As a Child of Deaf Adults, Ivette Cedillo says her experiences as a CODA throughout her childhood immersed her into deaf culture, and would solidify her career choice as she got older.
Deciding on her own at the age of 6 to be the bridge between her deaf parents and the hearing world, Cedillo, 24, said she was asked to grow up quickly. If they were at a restaurant, she would order on her parents’ behalf, she said. She helped her father with small repairs around the house all the while building the way the family would eventually communicate with one another.
She would eventually help create their personal family language through “home signs” until she began formal American Sign Language (ASL) classes in high school.
“Both of my parents are from Mexico, so they really didn’t have a good support system in learning the language,” Cedillo said. “They used home signs or they learned signs from their friends, and that’s how they were able to communicate.”
Cedillo said she is fulfilling one personal mission she feels she was born to do; South Texas College just gave her the tools to get there. When she joined the ASL and Interpreting Studies program in the fall, she joined a segment of the college specially designed to provide students with the opportunity to develop and enhance their practical communication skills for careers in languages and cultural studies.
The program is also a linchpin for the community. Students are required to do 96 hours of volunteer service per semester to complete the course. They gain a bit of real world experience and use their skills to assist deaf people in a variety of settings, according to program faculty.
“I educate students on the different routes they may take as certified interpreters,” said Jovonne Delgado, coordinator for the Interpreter Training Program and Deaf Support Specialist Program. “However, it has been my experience that most of the interpreters are working for agencies.”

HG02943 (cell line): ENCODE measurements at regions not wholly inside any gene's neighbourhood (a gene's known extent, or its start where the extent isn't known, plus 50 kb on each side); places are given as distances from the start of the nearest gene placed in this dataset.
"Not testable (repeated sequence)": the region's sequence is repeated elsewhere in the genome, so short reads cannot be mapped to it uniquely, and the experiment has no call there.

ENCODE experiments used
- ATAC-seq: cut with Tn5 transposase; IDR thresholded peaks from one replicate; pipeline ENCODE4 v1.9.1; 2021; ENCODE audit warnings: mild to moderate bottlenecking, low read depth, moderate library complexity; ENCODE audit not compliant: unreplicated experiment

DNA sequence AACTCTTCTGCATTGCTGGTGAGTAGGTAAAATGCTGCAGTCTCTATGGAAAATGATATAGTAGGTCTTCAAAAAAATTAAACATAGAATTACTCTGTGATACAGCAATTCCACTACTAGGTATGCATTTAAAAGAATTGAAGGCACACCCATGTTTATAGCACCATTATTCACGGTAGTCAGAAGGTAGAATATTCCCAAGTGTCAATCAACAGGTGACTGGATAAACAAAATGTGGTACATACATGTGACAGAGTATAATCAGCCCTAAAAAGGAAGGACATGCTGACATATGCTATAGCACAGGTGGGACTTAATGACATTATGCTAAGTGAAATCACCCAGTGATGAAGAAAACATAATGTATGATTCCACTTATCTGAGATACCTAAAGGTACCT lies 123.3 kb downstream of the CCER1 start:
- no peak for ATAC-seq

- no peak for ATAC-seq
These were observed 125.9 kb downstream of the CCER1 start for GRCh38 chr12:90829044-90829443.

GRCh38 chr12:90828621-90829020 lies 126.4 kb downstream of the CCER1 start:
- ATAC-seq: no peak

Upon graduation, students from the program are qualified to provide services through different agencies, colleges and universities, public school sectors, or become independent contractors.
There are currently more than 12,000 deaf people that reside in the Rio Grande Valley, according to Valley Association for Independent Living (VAIL), a nonprofit organization that services residents with disabilities.
Sign language interpreters are very much in demand and are sought out in order to assist in a variety of venues, including public schools, hospitals, and courtrooms, to name a few. Sign language interpreters are needed anywhere communication takes place.
Delgado says it’s all about instilling a “deaf heart” within the students themselves in two distinct degree plans at STC. The program offers a Sign Language Interpreter Associate of Applied Science as well as certificates for Deaf Support Specialists and Trilingual Interpreters.
While sign language interpreters are professional communicators needed for various agencies and venues, deaf support specialists advocate for the deaf themselves.
“While many of the courses can be taken within both the Interpreter Training and Deaf Support Specialist Program, the two pathways are quite different,” Delgado said. “We cannot have students in both roles, and it’s very important they understand each role and how it affects the community. We want to see our deaf consumers rights met, and it affects us, because we have what we call a deaf heart. Our heart is with them, and when we see them being taken advantage of or when we see their rights being violated, it hurts us as professionals.
“The South Texas College Deaf Support Specialist Program is fortunate to have Mr. (Jorge) Solis heading that program because he has done a phenomenal job training our DSS graduates on effective advocating for our deaf community.”
For more information about South Texas College Sign Language Interpreter or Deaf Support Specialist Programs, please contact Jovonne Delgado at (956) 872-2015 or firstname.lastname@example.org.